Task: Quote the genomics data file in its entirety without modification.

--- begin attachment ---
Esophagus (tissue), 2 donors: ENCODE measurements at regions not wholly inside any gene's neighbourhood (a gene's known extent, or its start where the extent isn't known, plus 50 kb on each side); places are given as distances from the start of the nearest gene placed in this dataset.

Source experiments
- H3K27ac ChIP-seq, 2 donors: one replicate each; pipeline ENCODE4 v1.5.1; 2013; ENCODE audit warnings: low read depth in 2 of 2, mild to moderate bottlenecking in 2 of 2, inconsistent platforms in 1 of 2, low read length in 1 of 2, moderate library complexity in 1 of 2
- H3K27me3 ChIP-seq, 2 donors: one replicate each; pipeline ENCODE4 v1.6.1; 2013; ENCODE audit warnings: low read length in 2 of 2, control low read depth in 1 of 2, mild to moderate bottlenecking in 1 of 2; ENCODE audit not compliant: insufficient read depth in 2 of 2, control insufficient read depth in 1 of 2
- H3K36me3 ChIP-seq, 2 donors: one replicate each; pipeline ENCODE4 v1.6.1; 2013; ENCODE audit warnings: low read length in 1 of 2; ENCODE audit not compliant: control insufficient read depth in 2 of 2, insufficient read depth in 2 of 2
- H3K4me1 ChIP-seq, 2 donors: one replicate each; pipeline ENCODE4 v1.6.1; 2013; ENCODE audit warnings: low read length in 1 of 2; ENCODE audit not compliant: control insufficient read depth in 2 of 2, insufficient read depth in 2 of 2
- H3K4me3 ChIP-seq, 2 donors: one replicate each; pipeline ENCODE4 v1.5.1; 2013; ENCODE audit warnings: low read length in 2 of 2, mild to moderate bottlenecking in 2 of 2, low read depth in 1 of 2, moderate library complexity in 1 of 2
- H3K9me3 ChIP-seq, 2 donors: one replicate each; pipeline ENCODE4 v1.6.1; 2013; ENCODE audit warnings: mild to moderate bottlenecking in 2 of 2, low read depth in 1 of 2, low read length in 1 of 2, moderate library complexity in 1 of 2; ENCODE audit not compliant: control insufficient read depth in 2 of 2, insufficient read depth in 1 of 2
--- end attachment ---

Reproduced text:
Esophagus (tissue), 2 donors: ENCODE measurements at regions not wholly inside any gene's neighbourhood (a gene's known extent, or its start where the extent isn't known, plus 50 kb on each side); places are given as distances from the start of the nearest gene placed in this dataset.

Source experiments
- H3K27ac ChIP-seq, 2 donors: one replicate each; pipeline ENCODE4 v1.5.1; 2013; ENCODE audit warnings: low read depth in 2 of 2, mild to moderate bottlenecking in 2 of 2, inconsistent platforms in 1 of 2, low read length in 1 of 2, moderate library complexity in 1 of 2
- H3K27me3 ChIP-seq, 2 donors: one replicate each; pipeline ENCODE4 v1.6.1; 2013; ENCODE audit warnings: low read length in 2 of 2, control low read depth in 1 of 2, mild to moderate bottlenecking in 1 of 2; ENCODE audit not compliant: insufficient read depth in 2 of 2, control insufficient read depth in 1 of 2
- H3K36me3 ChIP-seq, 2 donors: one replicate each; pipeline ENCODE4 v1.6.1; 2013; ENCODE audit warnings: low read length in 1 of 2; ENCODE audit not compliant: control insufficient read depth in 2 of 2, insufficient read depth in 2 of 2
- H3K4me1 ChIP-seq, 2 donors: one replicate each; pipeline ENCODE4 v1.6.1; 2013; ENCODE audit warnings: low read length in 1 of 2; ENCODE audit not compliant: control insufficient read depth in 2 of 2, insufficient read depth in 2 of 2
- H3K4me3 ChIP-seq, 2 donors: one replicate each; pipeline ENCODE4 v1.5.1; 2013; ENCODE audit warnings: low read length in 2 of 2, mild to moderate bottlenecking in 2 of 2, low read depth in 1 of 2, moderate library complexity in 1 of 2
- H3K9me3 ChIP-seq, 2 donors: one replicate each; pipeline ENCODE4 v1.6.1; 2013; ENCODE audit warnings: mild to moderate bottlenecking in 2 of 2, low read depth in 1 of 2, low read length in 1 of 2, moderate library complexity in 1 of 2; ENCODE audit not compliant: control insufficient read depth in 2 of 2, insufficient read depth in 1 of 2